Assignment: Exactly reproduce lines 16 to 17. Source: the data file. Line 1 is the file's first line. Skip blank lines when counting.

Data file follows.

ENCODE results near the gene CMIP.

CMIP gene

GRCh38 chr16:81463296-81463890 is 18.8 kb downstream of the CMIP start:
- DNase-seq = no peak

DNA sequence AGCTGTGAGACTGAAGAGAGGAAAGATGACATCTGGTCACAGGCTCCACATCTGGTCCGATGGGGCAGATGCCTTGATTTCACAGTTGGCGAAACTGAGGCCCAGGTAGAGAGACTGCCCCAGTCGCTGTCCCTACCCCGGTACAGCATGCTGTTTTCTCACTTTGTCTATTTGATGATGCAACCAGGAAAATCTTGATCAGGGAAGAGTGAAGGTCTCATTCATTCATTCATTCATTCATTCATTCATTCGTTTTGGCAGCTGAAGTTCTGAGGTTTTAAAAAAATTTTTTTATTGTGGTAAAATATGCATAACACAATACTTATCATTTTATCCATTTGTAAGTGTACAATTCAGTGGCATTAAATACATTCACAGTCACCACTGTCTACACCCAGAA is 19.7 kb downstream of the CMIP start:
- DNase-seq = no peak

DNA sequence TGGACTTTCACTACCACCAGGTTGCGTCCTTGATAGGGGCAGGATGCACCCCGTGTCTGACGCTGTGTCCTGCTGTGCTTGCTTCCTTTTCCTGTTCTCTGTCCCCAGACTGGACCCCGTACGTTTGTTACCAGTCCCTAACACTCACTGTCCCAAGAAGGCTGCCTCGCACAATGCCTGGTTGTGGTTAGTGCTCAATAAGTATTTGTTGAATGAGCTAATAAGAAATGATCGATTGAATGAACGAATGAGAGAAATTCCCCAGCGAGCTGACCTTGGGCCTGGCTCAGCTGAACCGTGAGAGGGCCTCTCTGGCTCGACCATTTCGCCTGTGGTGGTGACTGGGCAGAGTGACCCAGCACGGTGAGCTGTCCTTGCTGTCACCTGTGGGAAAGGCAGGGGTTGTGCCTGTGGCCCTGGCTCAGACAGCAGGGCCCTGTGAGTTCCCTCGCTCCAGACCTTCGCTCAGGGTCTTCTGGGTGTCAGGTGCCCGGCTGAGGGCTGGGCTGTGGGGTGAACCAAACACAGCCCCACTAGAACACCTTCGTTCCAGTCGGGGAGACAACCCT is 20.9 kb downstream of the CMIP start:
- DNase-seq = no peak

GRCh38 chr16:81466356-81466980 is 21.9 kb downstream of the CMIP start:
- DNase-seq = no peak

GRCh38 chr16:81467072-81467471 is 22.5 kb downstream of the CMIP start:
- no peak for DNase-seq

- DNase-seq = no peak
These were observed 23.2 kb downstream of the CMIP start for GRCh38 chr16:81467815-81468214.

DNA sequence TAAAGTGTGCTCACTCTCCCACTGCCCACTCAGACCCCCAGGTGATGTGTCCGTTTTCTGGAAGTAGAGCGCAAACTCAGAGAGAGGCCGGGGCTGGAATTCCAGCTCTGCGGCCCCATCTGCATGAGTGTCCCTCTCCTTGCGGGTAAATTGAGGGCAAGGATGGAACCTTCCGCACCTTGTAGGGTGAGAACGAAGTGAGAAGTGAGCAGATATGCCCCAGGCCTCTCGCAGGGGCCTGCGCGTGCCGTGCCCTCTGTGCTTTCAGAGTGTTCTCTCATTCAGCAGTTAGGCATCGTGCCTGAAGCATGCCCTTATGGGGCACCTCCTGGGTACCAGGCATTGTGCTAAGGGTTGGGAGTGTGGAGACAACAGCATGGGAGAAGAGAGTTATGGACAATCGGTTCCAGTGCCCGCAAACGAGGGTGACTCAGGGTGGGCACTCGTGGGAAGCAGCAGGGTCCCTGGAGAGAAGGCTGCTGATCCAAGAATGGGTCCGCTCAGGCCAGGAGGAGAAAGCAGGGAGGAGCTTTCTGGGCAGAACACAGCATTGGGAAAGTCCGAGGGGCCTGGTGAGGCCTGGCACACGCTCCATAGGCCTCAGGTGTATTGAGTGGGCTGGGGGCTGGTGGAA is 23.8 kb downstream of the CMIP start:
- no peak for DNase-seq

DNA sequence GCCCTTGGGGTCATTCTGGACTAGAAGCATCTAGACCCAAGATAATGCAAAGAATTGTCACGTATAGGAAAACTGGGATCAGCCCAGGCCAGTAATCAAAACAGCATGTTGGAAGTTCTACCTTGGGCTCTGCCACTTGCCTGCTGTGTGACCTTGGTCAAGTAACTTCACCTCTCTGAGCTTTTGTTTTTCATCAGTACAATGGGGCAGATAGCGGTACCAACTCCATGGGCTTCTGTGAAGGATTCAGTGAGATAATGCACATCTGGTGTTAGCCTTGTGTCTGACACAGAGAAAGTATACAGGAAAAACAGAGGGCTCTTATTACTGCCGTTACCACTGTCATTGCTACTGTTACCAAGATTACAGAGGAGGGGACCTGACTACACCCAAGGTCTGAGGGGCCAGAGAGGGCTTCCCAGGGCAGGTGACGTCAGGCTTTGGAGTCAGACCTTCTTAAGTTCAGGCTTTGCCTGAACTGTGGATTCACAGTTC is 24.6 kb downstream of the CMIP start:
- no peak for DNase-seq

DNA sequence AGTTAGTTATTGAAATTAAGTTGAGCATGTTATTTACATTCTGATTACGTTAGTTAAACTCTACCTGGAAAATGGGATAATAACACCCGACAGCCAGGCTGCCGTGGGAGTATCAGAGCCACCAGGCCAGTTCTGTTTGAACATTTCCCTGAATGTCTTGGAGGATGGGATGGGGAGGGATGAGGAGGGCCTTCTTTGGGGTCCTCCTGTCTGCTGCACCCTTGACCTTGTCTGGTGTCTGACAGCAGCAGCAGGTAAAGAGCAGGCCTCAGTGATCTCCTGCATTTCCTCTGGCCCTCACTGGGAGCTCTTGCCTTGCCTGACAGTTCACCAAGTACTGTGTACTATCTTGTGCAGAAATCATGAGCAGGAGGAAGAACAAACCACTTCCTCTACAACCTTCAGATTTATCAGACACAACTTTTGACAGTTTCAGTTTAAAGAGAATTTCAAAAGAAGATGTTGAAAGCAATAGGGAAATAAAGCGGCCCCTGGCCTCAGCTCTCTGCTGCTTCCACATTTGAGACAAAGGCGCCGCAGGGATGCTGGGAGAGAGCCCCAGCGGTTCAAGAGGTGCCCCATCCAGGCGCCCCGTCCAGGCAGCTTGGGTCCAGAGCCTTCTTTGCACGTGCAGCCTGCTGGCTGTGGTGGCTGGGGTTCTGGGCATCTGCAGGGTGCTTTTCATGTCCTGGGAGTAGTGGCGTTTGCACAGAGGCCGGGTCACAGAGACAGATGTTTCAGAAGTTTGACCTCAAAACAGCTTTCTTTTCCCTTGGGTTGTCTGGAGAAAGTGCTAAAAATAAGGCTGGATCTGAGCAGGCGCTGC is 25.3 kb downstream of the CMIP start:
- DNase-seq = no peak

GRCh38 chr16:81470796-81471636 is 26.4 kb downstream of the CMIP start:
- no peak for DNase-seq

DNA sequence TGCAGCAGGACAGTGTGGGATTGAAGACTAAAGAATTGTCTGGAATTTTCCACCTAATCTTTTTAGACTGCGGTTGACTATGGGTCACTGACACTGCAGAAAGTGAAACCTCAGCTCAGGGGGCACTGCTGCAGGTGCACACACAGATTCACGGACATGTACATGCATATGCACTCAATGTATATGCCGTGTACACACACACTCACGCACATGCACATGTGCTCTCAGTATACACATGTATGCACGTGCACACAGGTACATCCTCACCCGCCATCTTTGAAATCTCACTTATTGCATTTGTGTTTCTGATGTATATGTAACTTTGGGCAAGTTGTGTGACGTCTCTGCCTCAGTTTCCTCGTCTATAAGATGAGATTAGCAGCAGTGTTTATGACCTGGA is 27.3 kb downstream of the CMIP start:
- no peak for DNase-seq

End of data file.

- no peak for DNase-seq

DNA sequence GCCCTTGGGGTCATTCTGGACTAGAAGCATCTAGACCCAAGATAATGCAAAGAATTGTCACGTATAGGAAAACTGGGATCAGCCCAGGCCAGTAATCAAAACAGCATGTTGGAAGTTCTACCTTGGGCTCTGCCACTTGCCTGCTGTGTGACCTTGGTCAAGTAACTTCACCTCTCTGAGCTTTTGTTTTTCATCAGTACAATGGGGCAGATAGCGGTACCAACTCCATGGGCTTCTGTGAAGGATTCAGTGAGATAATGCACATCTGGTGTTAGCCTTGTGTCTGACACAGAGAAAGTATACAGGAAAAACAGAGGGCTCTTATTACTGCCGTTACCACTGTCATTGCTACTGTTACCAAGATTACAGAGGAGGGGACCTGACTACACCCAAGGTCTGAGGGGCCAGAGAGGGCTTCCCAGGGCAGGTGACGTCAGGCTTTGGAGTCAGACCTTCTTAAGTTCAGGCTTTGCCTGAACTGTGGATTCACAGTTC is 24.6 kb downstream of the CMIP start: